A start-up called Fantex has established an online platform at which adult residents of the United States can trade shares in professional athletes. Fantex received approval from the Securities and Exchange Commission to offer common stock in Arian Foster, who has a five-year $20.7 million contract to play for the Houston Texans of the National Football League and endorsement deals with Under Armour and Fuse Science.

Foster is receiving $10 million from Fantex for a 20% stake in his lifetime income from football activities, including player contracts, endorsements, and appearance fees. Were Foster to derive football-related income after his playing days are over–as a coach, a product endorser, or as a broadcaster–his wages would continue to be split with investors.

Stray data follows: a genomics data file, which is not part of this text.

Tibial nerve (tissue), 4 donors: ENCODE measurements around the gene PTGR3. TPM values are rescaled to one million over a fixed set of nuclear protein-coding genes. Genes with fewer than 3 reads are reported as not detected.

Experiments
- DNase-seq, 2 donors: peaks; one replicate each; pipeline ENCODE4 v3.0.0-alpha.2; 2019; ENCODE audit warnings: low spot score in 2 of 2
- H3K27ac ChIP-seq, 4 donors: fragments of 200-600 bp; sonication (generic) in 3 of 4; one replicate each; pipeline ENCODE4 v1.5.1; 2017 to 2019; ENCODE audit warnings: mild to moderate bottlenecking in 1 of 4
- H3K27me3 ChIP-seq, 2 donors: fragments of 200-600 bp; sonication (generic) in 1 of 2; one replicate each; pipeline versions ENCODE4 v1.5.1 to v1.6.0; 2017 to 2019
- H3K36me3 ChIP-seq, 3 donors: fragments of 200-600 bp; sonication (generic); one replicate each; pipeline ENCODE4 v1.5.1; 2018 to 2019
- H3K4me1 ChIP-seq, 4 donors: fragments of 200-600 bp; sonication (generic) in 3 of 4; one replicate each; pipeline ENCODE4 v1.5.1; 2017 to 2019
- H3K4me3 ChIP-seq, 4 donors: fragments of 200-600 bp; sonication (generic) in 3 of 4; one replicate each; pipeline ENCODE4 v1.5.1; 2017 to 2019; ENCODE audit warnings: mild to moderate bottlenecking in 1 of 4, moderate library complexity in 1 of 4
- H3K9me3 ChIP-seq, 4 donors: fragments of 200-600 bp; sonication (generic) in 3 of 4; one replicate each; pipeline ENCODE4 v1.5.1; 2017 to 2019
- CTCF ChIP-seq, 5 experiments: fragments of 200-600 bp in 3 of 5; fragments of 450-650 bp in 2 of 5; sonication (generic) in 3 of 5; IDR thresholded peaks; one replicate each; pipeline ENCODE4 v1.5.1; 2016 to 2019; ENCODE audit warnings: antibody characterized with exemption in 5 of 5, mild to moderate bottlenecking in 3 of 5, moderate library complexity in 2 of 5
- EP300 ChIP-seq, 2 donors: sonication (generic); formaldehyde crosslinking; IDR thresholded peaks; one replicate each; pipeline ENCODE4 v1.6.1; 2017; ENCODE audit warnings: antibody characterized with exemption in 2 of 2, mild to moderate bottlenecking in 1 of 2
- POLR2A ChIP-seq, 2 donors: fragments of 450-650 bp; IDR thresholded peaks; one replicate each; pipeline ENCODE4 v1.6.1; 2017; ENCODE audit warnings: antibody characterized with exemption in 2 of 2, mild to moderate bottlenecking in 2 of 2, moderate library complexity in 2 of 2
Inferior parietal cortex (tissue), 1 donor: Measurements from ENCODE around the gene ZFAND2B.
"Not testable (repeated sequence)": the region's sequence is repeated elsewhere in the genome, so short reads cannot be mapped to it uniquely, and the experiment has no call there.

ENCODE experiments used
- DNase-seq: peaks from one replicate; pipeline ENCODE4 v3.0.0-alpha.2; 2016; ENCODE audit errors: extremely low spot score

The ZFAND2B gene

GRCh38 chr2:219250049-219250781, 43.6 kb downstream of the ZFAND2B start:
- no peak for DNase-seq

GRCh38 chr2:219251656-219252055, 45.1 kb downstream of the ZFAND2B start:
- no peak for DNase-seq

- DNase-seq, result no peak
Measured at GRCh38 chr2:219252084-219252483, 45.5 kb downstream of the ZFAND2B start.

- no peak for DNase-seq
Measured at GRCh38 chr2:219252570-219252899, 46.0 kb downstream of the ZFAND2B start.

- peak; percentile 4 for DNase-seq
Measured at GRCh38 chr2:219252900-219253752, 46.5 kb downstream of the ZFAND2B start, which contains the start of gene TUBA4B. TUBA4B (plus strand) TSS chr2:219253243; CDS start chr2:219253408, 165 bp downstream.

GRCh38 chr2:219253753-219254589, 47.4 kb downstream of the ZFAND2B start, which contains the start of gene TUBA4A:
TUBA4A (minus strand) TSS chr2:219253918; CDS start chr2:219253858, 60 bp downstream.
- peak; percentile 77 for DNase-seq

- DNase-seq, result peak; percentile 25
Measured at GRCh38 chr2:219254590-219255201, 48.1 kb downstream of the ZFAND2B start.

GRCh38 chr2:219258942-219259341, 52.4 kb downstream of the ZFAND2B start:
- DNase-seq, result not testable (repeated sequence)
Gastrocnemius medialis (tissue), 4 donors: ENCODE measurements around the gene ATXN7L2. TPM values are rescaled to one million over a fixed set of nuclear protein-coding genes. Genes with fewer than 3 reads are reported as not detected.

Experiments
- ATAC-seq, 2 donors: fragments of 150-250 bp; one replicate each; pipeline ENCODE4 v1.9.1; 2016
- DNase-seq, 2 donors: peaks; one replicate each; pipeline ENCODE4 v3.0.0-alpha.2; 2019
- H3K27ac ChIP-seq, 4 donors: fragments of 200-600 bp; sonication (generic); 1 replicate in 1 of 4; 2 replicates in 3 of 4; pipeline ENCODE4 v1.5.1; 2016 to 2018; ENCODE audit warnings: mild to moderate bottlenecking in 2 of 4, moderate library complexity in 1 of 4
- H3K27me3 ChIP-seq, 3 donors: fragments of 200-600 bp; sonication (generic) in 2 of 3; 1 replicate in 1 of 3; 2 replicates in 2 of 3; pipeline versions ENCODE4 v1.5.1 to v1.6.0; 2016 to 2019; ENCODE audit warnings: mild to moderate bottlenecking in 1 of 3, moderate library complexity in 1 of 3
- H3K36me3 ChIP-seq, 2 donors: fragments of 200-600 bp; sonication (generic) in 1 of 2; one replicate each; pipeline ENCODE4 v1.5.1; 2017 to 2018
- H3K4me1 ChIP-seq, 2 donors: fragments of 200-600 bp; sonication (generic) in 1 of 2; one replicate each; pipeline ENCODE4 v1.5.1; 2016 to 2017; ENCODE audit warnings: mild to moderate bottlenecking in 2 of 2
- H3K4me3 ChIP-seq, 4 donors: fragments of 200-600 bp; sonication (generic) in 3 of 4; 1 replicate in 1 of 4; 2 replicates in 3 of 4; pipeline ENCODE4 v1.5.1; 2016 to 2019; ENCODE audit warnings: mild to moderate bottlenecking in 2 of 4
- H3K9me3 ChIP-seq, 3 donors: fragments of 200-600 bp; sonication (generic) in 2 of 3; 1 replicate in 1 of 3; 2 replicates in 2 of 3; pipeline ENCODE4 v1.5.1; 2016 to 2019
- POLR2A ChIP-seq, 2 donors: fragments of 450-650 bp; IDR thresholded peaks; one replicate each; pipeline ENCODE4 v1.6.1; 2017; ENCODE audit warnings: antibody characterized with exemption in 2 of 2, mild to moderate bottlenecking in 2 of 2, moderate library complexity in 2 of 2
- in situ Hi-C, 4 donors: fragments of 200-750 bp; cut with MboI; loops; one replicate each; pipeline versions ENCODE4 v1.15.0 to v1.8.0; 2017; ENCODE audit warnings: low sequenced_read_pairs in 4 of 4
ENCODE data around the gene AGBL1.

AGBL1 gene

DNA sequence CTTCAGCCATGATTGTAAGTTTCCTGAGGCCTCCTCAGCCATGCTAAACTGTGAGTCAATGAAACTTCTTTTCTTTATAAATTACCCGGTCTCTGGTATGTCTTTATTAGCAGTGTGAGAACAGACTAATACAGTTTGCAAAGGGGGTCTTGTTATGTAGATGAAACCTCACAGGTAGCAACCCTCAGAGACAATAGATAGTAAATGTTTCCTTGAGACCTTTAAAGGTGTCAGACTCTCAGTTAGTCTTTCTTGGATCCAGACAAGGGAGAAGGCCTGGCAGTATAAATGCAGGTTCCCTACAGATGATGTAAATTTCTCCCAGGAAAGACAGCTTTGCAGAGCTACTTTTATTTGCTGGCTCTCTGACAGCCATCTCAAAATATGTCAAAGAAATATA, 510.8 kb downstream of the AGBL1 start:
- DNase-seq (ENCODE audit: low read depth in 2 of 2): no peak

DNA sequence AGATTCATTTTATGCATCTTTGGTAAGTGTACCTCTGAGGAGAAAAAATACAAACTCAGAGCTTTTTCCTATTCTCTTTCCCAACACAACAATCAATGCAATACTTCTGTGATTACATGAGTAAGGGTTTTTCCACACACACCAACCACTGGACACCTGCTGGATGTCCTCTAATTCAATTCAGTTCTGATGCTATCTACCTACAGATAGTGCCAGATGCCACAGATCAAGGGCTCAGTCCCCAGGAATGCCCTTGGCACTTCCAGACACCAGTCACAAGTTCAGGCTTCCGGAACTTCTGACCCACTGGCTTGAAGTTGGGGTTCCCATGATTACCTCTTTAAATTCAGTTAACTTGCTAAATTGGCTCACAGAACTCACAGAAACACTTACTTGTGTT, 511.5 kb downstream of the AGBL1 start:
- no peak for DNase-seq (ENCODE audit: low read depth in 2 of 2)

Fantex, Inc. is currently doing an initial public offering, and the funds raised will be used to sign up more athletes. Fantex will act as the umbrella company in all transactions, and set up a separate “tracking stock” for each athlete that is linked to his or her “economic performance and value.” Fantex, Inc. will take a 5% cut of the earnings due the tracking stock and also allocate to the stock a portion of corporate expenses.

The Fantex public/corporate form of ownership differs legally from the prevalent private partnership structure in horse racing. Nonetheless, both propositions are fraught with risk, particularly because of career-ending injuries and off-the-field misbehavior in the case of human athletes.

Whether the Fantex business model is viable or not remains to be seen. If the innovative and speculative concept proves to be successful, the modus operandi might work to create a more robust marketplace for trading racehorses and expanding the ownership base. Individuals without the wherewithal or desire to join a partnership would be able to participate in a highly unpredictable equine sporting venture without having to commit to a regular cash outlay.

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